The acronym TRUDE means, in German, "Tief runter unter die Elbe" (deep down under the Elbe). Trude is the biggest shield-tunnelling machine worldwide with a diameter of 14.20 m. It drilled its way under the Elbe from south to north with a soil cover of between 7 and 13 m.
One of the many eventualities for which precautions had to be taken was that Trude would not be able to follow the defined trajectory exactly.
Contracted by ARGE 4. Röhre Elbtunnel ("4th Elbe Tunnel" consortium), the Hamburg engineering office Kallich & Partner developed a system with which the expected differences from the theoretical positions could be visualized when driving through the tunnel. Whenever these differences exceeded the permissible tolerances, a new spatial route had to be recalculated immediately. These recalculations included corrections in order to then stay within the road design tolerances during the subsequent drilling process.
In order to compensate for the expected differences, the plan was to survey the actual tunnel centre line points and from there to create a digital terrain model. The actual centre points were then to be compared to their theoretical counterparts.
To make things more complicated there was only the spatial data for the carriageway alignment available but not for the alignment along which Trude should be drilling. Furthermore this alignment related to the carriageway alignment but with continuously changing offsets.
The problem was solved using the card_1 cross-section design package. The planned carriageway alignment defined by the carriageway centre line including a hard shoulder, its cross-fall and the vertical alignment was used as the data basis for the system. Together with cross-sections defining the clearance space, the tunnel alignment was then modelled. In order to visualize the differences between the actual positions and their theoretical counterparts, these values were output to width files.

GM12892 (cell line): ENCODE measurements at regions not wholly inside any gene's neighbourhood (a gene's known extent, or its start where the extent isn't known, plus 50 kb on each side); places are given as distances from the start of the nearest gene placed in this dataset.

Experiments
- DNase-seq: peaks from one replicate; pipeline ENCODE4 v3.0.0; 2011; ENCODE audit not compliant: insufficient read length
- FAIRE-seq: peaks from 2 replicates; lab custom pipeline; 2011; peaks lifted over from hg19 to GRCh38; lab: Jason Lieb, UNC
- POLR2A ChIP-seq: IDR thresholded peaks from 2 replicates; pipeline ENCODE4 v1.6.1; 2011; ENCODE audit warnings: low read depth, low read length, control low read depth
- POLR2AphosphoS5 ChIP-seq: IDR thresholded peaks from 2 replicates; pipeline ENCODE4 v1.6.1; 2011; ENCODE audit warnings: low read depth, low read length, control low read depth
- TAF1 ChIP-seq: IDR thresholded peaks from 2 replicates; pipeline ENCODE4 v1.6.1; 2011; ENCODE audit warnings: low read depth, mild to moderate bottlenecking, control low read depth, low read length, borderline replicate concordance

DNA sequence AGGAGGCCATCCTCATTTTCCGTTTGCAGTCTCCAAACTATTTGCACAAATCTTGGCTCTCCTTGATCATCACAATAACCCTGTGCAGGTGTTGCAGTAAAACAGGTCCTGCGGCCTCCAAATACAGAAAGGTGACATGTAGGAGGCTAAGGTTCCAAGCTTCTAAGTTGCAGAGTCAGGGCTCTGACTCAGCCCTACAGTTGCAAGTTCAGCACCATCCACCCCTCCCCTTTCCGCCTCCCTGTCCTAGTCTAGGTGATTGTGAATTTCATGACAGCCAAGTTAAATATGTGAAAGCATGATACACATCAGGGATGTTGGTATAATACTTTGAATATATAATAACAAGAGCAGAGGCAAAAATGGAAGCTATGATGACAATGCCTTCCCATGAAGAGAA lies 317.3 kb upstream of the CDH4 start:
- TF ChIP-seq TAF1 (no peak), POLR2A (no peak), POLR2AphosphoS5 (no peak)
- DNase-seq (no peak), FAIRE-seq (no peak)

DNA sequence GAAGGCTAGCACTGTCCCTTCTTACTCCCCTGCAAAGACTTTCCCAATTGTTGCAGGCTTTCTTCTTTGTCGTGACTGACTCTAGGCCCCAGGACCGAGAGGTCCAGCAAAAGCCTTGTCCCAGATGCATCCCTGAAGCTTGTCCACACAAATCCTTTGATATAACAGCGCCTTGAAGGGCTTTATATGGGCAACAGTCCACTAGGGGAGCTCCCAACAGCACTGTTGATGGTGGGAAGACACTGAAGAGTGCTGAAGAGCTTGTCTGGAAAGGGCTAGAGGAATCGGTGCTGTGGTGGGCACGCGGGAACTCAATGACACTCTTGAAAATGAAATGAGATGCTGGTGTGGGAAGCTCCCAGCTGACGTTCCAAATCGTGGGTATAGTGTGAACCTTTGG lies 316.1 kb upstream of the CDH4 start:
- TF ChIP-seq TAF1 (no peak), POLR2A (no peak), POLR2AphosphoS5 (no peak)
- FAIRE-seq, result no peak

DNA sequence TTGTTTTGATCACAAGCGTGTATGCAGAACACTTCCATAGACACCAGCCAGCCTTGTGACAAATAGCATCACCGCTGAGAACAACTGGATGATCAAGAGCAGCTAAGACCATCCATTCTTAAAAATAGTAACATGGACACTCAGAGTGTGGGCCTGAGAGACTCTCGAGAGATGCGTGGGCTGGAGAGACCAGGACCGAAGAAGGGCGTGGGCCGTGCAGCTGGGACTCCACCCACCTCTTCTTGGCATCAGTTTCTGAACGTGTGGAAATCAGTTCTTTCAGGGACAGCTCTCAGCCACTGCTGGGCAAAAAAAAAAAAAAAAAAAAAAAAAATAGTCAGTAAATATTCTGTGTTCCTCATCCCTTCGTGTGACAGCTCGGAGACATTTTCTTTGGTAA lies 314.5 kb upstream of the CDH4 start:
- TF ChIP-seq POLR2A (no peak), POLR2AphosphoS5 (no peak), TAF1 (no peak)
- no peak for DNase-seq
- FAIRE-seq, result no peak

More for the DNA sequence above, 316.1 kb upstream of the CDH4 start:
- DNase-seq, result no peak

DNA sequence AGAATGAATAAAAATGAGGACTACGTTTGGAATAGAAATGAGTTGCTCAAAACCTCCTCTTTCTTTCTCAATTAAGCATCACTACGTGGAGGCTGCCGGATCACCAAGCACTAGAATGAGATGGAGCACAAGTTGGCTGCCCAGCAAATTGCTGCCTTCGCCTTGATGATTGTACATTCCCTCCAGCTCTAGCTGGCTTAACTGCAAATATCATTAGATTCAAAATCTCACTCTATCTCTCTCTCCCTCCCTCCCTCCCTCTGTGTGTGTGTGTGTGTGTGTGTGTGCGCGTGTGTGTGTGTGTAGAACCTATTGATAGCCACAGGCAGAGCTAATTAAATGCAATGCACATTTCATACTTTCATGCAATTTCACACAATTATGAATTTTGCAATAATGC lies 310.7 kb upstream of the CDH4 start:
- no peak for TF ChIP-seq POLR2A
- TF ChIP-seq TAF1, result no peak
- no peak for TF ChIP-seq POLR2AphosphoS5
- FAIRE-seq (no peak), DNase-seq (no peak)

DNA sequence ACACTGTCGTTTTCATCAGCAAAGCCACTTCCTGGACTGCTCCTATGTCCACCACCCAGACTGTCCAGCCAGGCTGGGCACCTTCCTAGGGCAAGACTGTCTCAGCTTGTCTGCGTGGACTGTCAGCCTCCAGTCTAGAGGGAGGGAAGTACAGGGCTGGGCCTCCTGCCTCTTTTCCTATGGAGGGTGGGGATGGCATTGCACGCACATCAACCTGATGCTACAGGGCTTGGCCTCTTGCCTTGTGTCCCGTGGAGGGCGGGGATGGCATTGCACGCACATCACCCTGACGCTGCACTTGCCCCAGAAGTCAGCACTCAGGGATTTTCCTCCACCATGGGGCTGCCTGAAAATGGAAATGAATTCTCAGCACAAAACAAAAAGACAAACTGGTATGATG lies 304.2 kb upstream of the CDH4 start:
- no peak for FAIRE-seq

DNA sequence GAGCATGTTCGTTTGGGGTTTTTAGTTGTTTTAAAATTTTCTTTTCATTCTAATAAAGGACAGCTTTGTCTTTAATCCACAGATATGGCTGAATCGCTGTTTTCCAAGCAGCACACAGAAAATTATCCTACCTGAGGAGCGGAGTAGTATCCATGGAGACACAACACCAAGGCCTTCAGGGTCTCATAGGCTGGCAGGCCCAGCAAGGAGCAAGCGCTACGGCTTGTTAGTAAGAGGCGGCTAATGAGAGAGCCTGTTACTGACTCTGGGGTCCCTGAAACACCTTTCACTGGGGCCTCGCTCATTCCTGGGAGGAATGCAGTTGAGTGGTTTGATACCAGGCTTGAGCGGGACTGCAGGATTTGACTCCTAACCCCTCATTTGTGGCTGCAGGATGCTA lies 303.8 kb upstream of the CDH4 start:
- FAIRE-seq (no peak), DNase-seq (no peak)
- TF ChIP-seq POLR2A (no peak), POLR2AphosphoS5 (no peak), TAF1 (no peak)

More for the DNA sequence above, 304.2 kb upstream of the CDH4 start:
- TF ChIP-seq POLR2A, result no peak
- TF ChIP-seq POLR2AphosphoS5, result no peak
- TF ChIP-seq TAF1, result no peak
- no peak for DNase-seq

This data was displayed as strings in longitudinal profile drawings. The differences determined were checked against the road design tolerances and compensated for by making changes to the carriageway alignment and/or the vertical alignment. All cross-sections within the affected section had to be then recalculated. The already existing shell of the section had to be checked for any follow-up changes. The overall approach was tested using simulated and random differences within the range from 5 to 15 cm. The results were more than satisfactory.
During the detailed planning of the tunnel-boring machine Trude, ARGE 4. Röhre chose a slightly bigger diameter than planned in the design. Thus minor differences of the cross-sections from their theoretical position could be compensated for within this bigger shell without having to change the road which was based on the road design and the special vertical alignment. The driving process with Trude was executed so true-to-cross-section that the theoretical positions could be met with the accuracy required. In the end, the carefully prepared compensation process was not needed. A masterpiece of engineering.
- Motorway A7, 4th Elbe tunnel tube (1st - 3rd tube 1968 - 1975)
- Cost of construction: 530m Euro
- Total length 3.1 km, 2 carriageway lanes, 1 hard shoulder, emergency pedestrian strips
- Commissioning of tunnel 28.10.2002